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The World of Warcraft needs a hero, even if its maybe-crazy Night Elf with glowing green eyes.
On August 30, Blizzard releases Legion, the sixth expansion for its hugely successful World of Warcraft. The online role-playing game makes most of its money from monthly subscriptions, so massive content drops from expansions help back lapsed players and keep current ones engaged. World of Warcraft originally launched back in 2004, but these expansions have kept the game relevant, even if its no longer the colossus it once was.
Legion adds a new class, Demon Hunter, areas to explore, and features (like a customizable Artifact Weapon and Class Halls for you to hang out in). It also brings back one of Warcraft’s most popular characters, Illidan Stormrage. We last saw the Night Elf Demon Hunter in Burning Crusade, World of Warcraft’s first expansion. He played a villainous role then. Players even (seemingly) had to kill him.
GamesBeat interviewed Legion’s game director Tom Chilton and senior art director Chris Robinson about bringing Illidan back, his new role in the story, how making expansions is different from it was in the early days of World of Warcraft, and more.
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GamesBeat: Illidan has always been a complicated character. He’s often leaned toward a villainous role, but it’s always been ambiguous. This seems like the first time he’s being cast more on the heroic side.
Tom Chilton: Internally at Blizzard, we’ve always viewed him as a tragic hero in a way. We’ve always seen him as, well, his ultimate goal is to take on the Legion. The problem is that his methods of doing that are unsavory to Azeroth as a whole — particularly to the Night Elves and so on. That’s always been a source of contention and led to him splitting off to go to Outland. We felt like his evolution into a hero for this expansion made sense. That’s ultimately what Illidan is about, fighting the Legion.
Chris Robinson: There’s always two sides to every story. We got to experience that previously from the player’s perspective, coming up into this moment where he feels like he is the bad guy. You have to take him out in order to progress. But there’s this wealth of information about his side of the story that we didn’t know coming into that fight and that experience.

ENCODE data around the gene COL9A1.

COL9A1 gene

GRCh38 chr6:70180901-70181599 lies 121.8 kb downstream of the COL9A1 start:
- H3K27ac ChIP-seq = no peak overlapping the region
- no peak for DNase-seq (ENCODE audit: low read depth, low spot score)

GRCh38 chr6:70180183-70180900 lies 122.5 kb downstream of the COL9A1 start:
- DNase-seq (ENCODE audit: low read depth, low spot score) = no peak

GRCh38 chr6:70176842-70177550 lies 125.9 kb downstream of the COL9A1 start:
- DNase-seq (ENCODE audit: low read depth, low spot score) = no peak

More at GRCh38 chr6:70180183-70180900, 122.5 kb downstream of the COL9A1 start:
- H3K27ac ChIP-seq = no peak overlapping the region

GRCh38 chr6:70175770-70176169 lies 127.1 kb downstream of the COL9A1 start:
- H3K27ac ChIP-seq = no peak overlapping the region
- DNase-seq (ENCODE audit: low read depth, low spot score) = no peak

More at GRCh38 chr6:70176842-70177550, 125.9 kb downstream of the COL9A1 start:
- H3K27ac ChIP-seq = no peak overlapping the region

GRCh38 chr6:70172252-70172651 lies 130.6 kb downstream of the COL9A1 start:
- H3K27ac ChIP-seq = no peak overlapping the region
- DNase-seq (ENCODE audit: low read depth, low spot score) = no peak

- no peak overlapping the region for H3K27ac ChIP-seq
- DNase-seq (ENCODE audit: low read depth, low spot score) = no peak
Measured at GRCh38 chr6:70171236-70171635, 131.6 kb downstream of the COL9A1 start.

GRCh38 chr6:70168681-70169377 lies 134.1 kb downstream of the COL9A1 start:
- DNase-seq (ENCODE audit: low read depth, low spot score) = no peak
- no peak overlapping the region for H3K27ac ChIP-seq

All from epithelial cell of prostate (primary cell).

When we started talking about the Legion invading Azeroth, that’s an awesome opportunity to go back and take a look at Illidan and the core of why he’s a tragic hero, what journey he’s gone on to get to where he’s at, and then tell that side of the story, looking through the other side of the glass and seeing, from that perspective, how we as players kind of screwed up a bit.
GamesBeat: Has his popularity kind of transformed his role? Does that have an impact?
Chilton: We’ve had a sense, for a very long time, that there would be a time where it made sense for Illidan to make a return. Certainly there are lots of very important story elements to the demon hunter starting experience. It shows some things from his perspective. The Harbinger cinematic we just saw, and then there’s a limited quest line as you progress through the Broken Isles, and that caps off at max level to tie it all together and make it all make sense, why this is happening and how it is that he’s coming back and exactly what’s going on with that. It all fits very well together. I’m excited for players to be able to experience it all once all the cinematics are viewable and all that stuff.